Canada to extradite China’s most wanted fugitive
He was an illiterate peasant who is said to have built a multibillion-dollar smuggling empire with his wits and a gift for cultivating powerful officials at a pleasure palace he called the Red Mansion.
When the central government finally caught up to him, he narrowly escaped and made his way to Canada.
But Thursday a federal judge cleared the way for Lai Changxing, after more than a decade in Canadian courts appealing for asylum, to be extradited to China, where he’ll face criminal charges.
Judge Michel Shore said Canada had received extraordinary assurances that Lai would not be tortured or executed.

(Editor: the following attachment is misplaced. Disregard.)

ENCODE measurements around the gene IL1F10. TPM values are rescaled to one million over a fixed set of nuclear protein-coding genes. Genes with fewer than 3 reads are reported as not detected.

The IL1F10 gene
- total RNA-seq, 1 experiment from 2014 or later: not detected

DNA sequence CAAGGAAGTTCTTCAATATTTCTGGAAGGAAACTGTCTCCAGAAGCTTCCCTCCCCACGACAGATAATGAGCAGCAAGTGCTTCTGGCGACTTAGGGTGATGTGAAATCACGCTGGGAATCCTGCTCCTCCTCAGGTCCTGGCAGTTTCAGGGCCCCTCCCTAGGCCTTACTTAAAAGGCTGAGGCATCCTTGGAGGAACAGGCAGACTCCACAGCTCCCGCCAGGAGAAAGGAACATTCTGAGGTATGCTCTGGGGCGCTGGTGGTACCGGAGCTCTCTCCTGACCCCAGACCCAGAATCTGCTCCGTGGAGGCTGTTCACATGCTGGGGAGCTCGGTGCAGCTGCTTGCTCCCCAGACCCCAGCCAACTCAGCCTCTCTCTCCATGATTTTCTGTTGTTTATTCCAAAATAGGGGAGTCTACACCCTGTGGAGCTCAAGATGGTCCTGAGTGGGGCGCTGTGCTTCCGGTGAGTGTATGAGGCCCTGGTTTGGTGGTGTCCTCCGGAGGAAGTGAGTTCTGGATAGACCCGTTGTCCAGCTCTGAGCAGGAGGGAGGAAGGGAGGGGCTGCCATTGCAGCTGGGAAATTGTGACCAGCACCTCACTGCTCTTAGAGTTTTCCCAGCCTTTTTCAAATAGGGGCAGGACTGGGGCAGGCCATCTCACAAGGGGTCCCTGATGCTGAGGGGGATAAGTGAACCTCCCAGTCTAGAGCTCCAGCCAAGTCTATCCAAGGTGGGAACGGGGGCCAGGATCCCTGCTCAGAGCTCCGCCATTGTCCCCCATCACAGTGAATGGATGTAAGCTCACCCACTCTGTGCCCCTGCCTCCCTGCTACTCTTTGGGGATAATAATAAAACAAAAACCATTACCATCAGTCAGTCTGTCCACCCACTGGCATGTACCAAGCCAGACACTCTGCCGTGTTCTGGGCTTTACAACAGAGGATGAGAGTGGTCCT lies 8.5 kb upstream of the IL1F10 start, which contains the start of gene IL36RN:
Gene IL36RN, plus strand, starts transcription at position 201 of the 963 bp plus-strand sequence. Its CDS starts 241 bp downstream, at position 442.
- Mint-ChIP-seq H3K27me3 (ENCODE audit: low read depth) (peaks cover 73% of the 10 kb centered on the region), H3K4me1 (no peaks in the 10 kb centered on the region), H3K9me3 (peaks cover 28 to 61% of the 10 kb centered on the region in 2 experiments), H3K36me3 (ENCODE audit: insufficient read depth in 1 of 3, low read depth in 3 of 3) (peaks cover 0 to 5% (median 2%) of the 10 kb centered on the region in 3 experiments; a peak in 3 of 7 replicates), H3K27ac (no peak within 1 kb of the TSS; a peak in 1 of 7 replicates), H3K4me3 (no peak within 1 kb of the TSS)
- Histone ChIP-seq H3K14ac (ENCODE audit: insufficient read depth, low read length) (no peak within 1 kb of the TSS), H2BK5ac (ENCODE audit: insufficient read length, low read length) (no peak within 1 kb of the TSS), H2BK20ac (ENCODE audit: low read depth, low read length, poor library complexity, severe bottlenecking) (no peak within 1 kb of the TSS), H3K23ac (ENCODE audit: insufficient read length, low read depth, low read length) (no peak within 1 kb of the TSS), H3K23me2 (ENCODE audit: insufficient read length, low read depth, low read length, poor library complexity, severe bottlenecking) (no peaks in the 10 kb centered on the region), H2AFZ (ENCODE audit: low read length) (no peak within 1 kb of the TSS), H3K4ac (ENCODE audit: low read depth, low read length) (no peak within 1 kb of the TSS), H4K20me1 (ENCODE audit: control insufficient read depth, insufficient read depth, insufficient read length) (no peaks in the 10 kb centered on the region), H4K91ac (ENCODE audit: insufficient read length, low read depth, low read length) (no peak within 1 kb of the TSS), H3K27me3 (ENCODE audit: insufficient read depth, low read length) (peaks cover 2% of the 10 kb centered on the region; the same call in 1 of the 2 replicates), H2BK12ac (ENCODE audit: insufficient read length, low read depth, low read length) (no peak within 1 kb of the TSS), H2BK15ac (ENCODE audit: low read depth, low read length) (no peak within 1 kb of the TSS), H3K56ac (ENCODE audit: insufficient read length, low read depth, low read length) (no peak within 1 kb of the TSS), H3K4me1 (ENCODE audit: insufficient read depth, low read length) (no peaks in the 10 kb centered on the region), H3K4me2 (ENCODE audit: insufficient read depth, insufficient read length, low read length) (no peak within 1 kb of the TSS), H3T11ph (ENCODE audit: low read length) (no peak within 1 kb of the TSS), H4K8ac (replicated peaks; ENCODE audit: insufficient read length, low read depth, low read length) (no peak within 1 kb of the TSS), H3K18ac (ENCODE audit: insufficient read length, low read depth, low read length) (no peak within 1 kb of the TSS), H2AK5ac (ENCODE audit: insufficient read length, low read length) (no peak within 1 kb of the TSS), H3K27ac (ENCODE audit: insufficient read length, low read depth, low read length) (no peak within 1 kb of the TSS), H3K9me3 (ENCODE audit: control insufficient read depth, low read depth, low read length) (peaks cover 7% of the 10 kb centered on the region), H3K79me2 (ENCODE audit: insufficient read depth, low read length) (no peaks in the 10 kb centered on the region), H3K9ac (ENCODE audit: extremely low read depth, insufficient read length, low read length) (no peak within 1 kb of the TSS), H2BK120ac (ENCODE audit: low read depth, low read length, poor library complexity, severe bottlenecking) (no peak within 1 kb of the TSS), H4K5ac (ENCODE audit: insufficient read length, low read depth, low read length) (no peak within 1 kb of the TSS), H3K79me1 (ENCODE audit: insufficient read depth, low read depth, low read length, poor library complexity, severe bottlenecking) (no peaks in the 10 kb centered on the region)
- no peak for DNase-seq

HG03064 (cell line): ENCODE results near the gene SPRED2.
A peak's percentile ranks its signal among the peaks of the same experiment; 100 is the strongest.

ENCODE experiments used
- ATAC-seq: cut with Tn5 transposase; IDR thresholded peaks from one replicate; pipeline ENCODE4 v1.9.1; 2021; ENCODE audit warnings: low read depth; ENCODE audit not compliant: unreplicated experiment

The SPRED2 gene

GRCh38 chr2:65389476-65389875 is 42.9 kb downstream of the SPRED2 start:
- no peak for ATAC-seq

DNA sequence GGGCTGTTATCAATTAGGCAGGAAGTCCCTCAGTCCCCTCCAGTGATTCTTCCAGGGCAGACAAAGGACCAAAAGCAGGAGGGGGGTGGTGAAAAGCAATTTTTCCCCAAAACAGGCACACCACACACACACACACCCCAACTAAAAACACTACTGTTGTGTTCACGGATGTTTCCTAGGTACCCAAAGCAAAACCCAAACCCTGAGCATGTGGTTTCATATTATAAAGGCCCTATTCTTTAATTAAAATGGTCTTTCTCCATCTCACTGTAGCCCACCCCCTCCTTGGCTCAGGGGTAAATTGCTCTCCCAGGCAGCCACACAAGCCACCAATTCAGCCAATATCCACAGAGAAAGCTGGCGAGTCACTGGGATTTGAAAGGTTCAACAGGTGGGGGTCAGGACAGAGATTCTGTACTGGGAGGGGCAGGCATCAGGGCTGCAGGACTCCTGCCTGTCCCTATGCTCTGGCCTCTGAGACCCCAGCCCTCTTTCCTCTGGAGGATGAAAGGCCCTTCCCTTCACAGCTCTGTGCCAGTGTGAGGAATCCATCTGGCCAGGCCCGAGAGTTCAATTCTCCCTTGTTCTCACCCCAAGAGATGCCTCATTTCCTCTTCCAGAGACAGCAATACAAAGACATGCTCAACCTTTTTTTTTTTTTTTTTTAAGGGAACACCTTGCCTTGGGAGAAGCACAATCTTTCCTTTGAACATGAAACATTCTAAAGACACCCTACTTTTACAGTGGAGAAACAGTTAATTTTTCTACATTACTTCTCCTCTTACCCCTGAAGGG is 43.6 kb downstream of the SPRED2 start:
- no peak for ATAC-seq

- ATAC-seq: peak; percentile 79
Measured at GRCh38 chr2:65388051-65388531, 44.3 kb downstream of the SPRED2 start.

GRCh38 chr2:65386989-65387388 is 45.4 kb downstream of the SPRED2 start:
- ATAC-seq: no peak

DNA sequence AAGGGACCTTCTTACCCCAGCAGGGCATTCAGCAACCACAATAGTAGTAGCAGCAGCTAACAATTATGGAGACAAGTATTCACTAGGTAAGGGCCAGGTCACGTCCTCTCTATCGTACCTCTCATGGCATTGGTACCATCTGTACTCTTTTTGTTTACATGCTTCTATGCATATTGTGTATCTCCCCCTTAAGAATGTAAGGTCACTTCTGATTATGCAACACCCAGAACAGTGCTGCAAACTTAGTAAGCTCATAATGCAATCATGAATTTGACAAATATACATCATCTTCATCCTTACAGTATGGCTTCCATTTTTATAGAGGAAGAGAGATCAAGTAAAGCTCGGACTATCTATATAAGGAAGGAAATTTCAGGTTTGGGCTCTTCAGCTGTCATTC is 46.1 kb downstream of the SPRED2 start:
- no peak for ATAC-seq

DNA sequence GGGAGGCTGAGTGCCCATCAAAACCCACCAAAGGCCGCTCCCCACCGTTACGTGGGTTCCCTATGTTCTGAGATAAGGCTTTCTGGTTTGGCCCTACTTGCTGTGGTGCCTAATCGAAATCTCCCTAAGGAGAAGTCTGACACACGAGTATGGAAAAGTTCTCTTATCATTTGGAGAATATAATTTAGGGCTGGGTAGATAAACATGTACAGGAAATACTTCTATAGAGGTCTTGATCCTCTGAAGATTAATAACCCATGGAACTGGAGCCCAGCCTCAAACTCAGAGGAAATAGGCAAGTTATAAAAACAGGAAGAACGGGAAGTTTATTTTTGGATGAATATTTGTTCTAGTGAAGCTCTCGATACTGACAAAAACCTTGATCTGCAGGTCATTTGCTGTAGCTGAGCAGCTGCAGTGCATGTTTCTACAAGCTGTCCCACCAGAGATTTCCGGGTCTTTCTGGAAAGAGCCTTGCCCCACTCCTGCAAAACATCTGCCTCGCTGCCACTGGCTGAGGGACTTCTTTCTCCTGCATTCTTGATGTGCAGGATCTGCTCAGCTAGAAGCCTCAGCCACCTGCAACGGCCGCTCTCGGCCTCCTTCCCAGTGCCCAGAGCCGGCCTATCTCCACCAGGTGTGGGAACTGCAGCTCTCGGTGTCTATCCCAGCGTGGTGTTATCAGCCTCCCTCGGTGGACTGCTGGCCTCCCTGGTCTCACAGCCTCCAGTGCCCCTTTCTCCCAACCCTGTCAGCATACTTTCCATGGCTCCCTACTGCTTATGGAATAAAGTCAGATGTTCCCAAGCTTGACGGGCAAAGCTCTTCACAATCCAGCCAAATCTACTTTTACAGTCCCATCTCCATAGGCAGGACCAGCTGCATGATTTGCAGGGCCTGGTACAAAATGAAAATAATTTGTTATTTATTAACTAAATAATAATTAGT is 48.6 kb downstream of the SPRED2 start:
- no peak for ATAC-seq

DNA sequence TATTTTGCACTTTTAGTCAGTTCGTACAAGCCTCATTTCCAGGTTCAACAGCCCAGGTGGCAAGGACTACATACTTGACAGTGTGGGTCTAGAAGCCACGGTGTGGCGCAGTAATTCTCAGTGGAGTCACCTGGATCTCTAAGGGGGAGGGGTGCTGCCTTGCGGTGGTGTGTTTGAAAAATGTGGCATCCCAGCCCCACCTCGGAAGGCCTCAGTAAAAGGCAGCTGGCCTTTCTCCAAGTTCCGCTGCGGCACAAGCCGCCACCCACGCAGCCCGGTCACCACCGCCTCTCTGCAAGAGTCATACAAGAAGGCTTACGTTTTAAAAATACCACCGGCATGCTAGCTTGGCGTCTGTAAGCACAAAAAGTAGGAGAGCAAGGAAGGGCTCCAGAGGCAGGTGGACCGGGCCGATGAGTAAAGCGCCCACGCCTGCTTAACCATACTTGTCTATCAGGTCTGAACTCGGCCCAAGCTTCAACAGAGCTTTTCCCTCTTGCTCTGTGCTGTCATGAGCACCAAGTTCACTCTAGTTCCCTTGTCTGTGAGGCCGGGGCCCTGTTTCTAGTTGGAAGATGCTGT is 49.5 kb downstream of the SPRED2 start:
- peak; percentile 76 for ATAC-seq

Canada does not have a death penalty and prohibits the deportation of prisoners to nations that might execute them.
China also promised to allow Canadian officials to accompany Lai during some legal proceedings.
Lai’s lawyer, David Matas, said the assurances by China were inadequate, noting that his client’s brother and accountant had died in prison without explanation.